In “Field of Dreams,” Kevin Costner is called to turn his Iowa farmland into a baseball field. “Build it and they will come,” he is told.
The same thought must have been on the minds of the creative forces behind a very special museum devoted to film and filmmaking. It was built. And they are indeed coming. And coming.
Visiting the Academy Museum of Motion Pictures has been a personal bucket list item since the grand unveiling in 2021. When I ended up with some free time in Los Angeles recently, I knew how I would spend my day.
The museum, considered the largest in the U.S. devoted to the art of moviemaking, celebrated its second anniversary this month. More than 700,000 people have made the pilgrimage to Fairfax and Wilshire to tour the five-story structure and experience film on a number of levels.
Housed on the site of the old May Company department store, built in 1939, the museum still features the exterior façade of its predecessor. A sky bridge on the top floor connects to the nearby Sphere Building, home to the 1,000-seat, state-of-the-art David Geffen Theatre. There’s also The Dolby Family rooftop terrace on the Sphere for outdoor receptions, featuring sweeping views of West Hollywood.
Plans for the museum date back to the 1960s, but nothing happened until the early 2000s. Credit Pritzker Prize-winning architect Renzo Piano for the building design and construction oversight, which took more than six years with a budget that rivals the biggest Hollywood blockbuster.
It is worth the wait. Film buffs will have a difficult time deciding where to go first and how to possibly cram in everything during a single visit. The museum just opened a year-long tribute, John Waters: Pope of Trash, on the fourth floor in honor of the controversial filmmaker behind such boundary-pushing classics as Polyester, Hairspray, and Pink Flamingos.
Others will be drawn to the Stories of Cinema exhibit, which takes up both the second and third floors. There’s so much to absorb. My favorite was The Godfather section, a salute to the 1972 classic. Walk inside and there’s the original set of Don Corleone’s home office. Across the way is a display case with the infamous horse’s head—it’s real, not a prop.
Projected on the wall are interviews with cast members alternating with their original auditions. The production challenges of making The Godfather are laid out in fascinating detail. Trust me, this experience is an offer you can’t (and shouldn’t) refuse.
Around the corner, Casablanca is in the spotlight, though on a much smaller scale. The two original pianos from Rick’s Café and the Paris flashback sequence are both on display. Movie clips flicker on the wall along with production photographs. Ingrid Bergman remains as lovely as ever.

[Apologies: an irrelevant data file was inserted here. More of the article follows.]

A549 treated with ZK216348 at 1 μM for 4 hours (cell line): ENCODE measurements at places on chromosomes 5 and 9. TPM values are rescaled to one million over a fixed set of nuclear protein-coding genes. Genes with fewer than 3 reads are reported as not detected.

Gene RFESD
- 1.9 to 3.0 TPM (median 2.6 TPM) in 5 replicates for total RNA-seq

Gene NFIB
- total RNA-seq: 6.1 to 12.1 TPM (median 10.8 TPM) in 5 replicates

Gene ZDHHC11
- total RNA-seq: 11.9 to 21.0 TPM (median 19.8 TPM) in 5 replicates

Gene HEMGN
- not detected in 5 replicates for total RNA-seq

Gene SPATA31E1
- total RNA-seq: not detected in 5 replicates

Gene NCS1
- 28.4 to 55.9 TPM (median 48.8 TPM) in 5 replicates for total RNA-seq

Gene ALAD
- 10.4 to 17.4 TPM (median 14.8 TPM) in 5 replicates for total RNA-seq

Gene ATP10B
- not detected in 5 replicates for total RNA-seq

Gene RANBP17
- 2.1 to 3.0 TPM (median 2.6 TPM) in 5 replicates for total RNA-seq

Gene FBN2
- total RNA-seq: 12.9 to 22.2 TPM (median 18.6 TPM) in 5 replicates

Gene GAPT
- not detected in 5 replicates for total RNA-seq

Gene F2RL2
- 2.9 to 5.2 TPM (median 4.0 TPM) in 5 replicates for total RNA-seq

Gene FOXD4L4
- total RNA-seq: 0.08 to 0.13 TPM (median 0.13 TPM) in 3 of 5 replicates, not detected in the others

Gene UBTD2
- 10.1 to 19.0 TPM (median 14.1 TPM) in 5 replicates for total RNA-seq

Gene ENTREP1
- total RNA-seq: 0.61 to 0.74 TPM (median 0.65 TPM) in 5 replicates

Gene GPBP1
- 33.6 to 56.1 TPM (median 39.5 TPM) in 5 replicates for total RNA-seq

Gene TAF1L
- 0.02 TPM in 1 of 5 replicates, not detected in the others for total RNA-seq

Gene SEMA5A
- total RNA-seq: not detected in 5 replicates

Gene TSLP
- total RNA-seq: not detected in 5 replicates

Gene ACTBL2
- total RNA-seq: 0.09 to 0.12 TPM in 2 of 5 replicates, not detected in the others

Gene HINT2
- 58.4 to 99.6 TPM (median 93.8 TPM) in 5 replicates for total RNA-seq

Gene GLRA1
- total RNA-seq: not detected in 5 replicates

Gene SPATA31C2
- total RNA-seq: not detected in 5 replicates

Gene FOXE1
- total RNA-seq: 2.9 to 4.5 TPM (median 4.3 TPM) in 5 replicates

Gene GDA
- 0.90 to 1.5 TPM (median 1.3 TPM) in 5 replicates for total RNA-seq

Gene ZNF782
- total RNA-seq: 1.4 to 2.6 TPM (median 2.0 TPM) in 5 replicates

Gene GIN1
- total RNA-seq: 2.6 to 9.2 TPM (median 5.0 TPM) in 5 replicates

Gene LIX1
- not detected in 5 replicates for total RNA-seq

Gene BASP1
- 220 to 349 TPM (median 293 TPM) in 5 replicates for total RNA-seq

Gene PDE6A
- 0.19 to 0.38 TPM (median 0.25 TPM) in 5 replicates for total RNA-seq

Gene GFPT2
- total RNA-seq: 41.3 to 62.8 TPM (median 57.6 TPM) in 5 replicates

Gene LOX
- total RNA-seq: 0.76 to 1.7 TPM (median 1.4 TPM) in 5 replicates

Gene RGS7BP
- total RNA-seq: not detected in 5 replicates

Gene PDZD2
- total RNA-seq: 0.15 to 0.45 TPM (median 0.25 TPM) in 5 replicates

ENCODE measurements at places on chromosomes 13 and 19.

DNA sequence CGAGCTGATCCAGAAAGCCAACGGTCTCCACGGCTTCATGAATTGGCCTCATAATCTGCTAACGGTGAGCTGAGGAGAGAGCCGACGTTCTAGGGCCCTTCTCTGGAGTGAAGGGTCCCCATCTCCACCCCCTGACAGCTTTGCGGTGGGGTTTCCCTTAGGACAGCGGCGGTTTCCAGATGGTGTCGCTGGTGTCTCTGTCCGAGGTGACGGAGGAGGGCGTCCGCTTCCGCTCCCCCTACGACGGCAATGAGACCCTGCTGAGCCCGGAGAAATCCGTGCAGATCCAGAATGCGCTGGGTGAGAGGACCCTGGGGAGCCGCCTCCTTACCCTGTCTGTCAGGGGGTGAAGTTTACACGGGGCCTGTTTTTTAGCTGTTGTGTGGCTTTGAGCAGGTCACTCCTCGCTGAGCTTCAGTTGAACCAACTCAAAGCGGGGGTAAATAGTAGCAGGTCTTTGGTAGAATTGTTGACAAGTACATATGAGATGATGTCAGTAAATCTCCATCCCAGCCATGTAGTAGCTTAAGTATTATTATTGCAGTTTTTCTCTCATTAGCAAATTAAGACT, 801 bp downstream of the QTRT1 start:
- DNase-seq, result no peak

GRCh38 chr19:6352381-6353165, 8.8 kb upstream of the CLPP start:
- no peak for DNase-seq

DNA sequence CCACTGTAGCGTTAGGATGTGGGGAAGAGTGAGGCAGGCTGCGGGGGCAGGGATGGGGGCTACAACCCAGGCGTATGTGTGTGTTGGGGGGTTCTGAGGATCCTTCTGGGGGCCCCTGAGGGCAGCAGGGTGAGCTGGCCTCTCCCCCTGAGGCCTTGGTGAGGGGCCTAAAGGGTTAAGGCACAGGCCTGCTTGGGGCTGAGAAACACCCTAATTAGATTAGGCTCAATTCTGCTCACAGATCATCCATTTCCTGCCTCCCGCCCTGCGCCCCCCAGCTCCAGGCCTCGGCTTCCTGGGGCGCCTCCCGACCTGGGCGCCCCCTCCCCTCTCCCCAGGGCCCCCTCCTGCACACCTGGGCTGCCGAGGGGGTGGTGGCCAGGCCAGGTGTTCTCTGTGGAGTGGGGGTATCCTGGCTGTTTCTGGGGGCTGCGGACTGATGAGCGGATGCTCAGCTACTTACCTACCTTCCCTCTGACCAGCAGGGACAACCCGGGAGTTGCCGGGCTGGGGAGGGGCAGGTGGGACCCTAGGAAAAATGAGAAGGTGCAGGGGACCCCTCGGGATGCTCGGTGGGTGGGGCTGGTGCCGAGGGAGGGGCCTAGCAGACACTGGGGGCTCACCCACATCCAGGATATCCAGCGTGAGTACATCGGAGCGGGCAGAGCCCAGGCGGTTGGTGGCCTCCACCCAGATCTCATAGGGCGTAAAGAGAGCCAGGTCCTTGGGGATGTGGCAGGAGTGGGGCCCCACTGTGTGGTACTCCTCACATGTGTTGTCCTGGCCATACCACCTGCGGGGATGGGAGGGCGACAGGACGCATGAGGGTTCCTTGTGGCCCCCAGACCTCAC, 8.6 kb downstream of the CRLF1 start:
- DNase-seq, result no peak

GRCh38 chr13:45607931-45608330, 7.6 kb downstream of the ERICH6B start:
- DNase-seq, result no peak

There is more. So much more. The Academy of Motion Picture Arts and Sciences seems meticulous in making sure all the crafts are represented in some way in the museum. Visitors learn about costumes and makeup, screenwriting and directing, and acting over the years. Everything is on display from R2D2 and 3CPO to the last Rosebud sled that was made for Citizen Kane.
For an extra fee, guests can enjoy “The Oscars Experience,” an immersive simulation where you walk onto the stage at the Dolby Theatre in Hollywood and accept an Oscar to enthusiastic audience applause. Feel free to imitate Sally Field and yell “You like me. You really like me!” Or not.
If all that sounds too overwhelming, head instead for the Academy Awards History room, featuring multiple screens that show clips of famous acceptance speeches.
A word before you go. Film is such a broad category and obviously even the largest museum can only contain so much material. It’s understandable that much has to be left out at this early stage of the museum. But you’ll likely find yourself wandering around, wondering “So what about Hitchcock? Or Jimmy Stewart? Or David Lean? Are they not included here?”
I think it best to enjoy and experience what the Academy Museum of Motion Pictures does offer, and not fret about what’s currently left out. The people involved in this project are passionate about film and film preservation. I’m excited for future visits to see how the museum grows.
A closing note on parking: The Academy Museum offers valet parking, but we chose the easy access of the Petersen Automotive Museum right across the street. It’s expensive ($21 for the day), but hassle-free and convenient.